Rub-Through Distressed Solid Finish Ideas
Antiqued rub-through furniture finishes are more art than science. Here are two takes on getting it done. March 9, 2010
I building some tables that I want to put an old-looking paint finish on. What would you suggest for a worn finish look in a light color, like white or off-white? I'm thinking of either rubbed through milk paint with some glazing and maybe a topcoat, or an oil paint finish with glazing. What have you used (materials and steps, please) that has given you a good look?
From contributor J:
2. White pre-cat 2x.
3. Scuff 280
4. Sand thru distressing with 220.
5. File/nail/frosting punch/etc distressing.
6. Burnt umber glaze.
7. Pre-cat clear seal.
8. 150 sandpaper etching, worm holes.
9. VBD glaze left to dry on the surface.
10. Burnish with tight rag ball moistened with VM&P.
11.Pre-cat topcoat dull.
From contributor A:
Your finish schedule there looks labor intensive - what would you charge for such a piece of craftsmanship?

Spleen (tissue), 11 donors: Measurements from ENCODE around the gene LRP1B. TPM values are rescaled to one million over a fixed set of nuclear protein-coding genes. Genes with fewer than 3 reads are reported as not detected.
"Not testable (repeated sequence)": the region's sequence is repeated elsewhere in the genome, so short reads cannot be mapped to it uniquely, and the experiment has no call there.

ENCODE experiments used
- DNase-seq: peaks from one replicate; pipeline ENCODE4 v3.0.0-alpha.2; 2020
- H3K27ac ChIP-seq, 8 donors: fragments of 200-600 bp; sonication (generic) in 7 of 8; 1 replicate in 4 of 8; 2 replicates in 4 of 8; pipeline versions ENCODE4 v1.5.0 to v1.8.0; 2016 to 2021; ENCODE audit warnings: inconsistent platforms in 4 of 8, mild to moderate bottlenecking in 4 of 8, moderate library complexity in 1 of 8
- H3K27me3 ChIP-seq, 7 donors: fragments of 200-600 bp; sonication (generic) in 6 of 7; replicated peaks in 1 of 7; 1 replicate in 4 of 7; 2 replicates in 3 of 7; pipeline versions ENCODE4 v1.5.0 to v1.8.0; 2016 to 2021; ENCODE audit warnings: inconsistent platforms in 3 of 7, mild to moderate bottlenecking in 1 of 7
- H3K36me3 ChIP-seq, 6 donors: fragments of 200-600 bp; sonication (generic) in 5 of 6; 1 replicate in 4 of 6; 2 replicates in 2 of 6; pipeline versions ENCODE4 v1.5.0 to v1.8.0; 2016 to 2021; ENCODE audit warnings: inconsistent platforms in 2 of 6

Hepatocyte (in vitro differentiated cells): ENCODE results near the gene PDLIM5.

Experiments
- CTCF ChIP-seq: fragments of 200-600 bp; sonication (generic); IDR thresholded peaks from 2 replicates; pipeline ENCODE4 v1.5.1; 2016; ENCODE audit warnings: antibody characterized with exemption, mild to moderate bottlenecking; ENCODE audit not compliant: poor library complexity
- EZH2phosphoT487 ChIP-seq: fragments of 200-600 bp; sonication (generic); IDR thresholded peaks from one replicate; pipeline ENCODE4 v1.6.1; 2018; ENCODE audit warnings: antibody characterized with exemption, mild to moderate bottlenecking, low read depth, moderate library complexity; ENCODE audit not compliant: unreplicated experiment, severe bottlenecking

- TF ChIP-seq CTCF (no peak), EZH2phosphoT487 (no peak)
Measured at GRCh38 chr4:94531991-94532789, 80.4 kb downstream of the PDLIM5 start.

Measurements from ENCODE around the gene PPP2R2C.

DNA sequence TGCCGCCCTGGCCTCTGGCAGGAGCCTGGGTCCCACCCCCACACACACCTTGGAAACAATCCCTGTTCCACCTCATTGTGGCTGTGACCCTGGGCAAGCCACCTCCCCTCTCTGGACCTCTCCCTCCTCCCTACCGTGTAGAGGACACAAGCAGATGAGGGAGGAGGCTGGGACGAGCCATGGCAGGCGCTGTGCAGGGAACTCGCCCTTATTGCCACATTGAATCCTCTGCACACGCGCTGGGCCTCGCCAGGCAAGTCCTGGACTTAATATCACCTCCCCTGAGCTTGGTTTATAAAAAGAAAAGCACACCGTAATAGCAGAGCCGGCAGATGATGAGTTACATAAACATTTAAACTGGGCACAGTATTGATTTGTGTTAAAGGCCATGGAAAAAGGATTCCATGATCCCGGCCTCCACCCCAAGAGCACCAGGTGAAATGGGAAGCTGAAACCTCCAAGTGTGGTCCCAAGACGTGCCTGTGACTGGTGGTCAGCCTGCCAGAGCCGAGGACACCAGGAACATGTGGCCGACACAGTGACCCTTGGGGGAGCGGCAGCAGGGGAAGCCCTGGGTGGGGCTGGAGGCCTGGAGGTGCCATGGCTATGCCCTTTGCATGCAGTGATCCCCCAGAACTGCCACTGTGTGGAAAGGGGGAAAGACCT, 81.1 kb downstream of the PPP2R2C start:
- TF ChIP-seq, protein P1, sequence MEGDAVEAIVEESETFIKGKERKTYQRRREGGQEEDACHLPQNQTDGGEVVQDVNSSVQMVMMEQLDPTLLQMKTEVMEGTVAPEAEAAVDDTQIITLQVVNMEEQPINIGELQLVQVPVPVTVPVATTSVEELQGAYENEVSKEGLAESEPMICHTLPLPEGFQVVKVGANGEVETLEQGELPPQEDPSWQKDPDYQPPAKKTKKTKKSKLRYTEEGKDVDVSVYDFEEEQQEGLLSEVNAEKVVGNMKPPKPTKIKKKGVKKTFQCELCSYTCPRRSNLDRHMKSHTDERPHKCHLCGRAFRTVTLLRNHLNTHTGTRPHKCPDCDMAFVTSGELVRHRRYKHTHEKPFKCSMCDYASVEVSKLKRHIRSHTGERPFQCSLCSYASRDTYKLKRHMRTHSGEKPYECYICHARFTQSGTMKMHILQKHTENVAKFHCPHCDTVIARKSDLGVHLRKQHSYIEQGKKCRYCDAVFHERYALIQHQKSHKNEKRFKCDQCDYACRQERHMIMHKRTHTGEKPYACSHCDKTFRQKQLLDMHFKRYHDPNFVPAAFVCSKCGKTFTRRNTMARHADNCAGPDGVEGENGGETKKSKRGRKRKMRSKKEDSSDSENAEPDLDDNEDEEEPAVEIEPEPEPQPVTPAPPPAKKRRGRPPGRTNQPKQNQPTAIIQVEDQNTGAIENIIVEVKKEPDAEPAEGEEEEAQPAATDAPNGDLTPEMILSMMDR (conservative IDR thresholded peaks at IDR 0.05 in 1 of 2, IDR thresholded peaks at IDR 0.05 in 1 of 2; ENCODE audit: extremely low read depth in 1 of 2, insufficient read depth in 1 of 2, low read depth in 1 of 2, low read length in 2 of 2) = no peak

From contributor J:
We've done this over maple and cherry in a clear version as well. Just substitute clear seal coats for the pigmented ones. It is a little of a specialty finish, not a shoot-and-scoot. I recently did a sideboard (two doors, five drawers) in the pigmented, stripping 280, finishing 1720, door to door. The piece capped off a tuscany theme the designer had going in the room, so little haggling on price.
From contributor B:
The easy way to get the look you’re going for is tint vinyl sealer to the color you want, spray it on after it dries, distress with a rag and some thinner, then topcoat with clear (make sure you do a test sample first). I did a bar that I coated with red, green, and black, and after drying I rubbed through with a soft cloth and thinner then coated with dull finish.
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